A new study from the U.S. Agency for Healthcare Research and Quality (AHRQ) highlights the problem of drugs inappropriately prescribed for elderly patients in the United States.
According to the study, about one-fifth of the approximately 32 million elderly Americans not living in nursing homes in 1996 used at least one of 33 prescription medicines considered potentially inappropriate. Nearly one million elderly patients used at least one of 11 medications which a panel of geriatric medicine and pharmacy experts advise should always be avoided in the elderly.
These 11 medications include long-acting benzodiazapines, sedative or hypnotic agents, long-acting oral hypoglycemics, analgesics, antiemetics, and gastrointestinal antispasmodics. The list of 33 potentially inappropriate medications reflects the consensus of the expert panel. Not all physicians agree about the appropriateness of specific drugs for the elderly.
Social Security Commission Unveils Three Plans
President Bush’s Social Security Commission has revealed three options for allowing workers to establish individual investment accounts as an alternative to the traditional Social Security system. The Commission also acknowledged that these proposals would have to be accompanied by benefit cuts or other steps to avert a long-term financial crisis.
All three proposals would allow, but not require, workers to invest part of their Social Security payroll taxes in stocks and bonds. While one plan would leave the system’s fiscal responsibility totally up to Congress, the other two proposals include measures that would strengthen the system’s long-term stability. These measures could include benefit cuts, infusions of general government revenue, or higher taxes for some workers.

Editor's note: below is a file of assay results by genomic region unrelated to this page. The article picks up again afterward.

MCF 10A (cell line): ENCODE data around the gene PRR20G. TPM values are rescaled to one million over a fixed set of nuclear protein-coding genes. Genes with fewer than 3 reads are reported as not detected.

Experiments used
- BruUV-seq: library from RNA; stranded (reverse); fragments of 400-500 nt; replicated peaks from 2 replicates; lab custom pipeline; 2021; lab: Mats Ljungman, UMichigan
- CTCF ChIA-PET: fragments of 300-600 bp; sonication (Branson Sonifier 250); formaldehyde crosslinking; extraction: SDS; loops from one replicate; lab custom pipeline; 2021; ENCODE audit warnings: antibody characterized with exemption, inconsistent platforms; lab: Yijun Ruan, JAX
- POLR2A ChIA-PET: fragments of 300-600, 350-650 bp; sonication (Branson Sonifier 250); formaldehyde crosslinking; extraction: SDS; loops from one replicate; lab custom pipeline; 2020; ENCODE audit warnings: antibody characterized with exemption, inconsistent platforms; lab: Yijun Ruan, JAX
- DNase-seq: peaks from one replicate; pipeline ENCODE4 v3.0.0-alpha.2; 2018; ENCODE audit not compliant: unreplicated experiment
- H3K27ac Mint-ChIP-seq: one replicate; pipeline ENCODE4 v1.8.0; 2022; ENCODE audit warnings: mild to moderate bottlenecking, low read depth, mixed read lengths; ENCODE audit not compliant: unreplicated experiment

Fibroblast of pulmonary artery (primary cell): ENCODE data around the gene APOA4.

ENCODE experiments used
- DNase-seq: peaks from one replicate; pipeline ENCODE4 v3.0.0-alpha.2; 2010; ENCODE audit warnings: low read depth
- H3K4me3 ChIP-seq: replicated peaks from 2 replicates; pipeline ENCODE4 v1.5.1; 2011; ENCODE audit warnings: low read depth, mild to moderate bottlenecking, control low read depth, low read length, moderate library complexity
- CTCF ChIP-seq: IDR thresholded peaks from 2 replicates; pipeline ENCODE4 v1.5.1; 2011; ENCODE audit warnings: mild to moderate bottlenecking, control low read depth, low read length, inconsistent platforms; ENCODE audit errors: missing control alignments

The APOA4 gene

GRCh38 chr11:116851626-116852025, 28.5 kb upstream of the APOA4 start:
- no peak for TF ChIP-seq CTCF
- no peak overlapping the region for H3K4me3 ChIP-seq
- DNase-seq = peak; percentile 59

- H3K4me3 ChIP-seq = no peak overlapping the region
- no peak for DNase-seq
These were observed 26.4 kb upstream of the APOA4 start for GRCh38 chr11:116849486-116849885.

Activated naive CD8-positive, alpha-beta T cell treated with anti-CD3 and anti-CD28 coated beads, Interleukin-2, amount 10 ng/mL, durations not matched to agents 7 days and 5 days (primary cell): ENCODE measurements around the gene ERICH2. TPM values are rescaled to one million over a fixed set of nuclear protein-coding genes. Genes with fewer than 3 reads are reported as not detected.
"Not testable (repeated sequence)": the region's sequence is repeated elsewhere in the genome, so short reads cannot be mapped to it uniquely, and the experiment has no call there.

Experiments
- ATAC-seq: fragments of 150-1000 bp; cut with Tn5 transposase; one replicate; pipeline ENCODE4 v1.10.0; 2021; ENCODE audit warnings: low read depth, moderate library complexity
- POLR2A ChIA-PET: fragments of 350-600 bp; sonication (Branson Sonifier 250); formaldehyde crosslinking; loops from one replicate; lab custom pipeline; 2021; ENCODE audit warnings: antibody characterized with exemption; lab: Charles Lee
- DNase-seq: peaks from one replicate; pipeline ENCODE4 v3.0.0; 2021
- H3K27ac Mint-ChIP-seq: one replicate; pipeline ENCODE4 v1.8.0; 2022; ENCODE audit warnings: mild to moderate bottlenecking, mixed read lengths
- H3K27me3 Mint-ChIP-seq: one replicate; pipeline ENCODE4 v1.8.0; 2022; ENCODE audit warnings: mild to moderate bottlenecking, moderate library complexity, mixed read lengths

Source:New York Times 11-30-2001
The ElderCare Locator
The public is increasingly using the Administration on Aging’s (AoA’s) nationwide Eldercare Locator to find supportive services to help care for older people in their homes and communities. The average number of calls increased 15.3% from 9,043 each month in FY 2000, to 10,425 each month in FY 2001.
A survey found that most people (69%) called the service on behalf of a member of their family. Many callers are long-distance caregivers looking for services to assist their loved ones, relatives, or friends who live in another town or state. The survey also found that most (96%) callers are satisfied with the assistance they receive, and 89% are first-time callers.
The toll-free number is available Monday through Friday, 9 a.m. to 8 p.m., Eastern Time. The web site is available 24-hours a day. Try the Eldercare Locator at: 1-800-677-1116 www.eldercare.gov.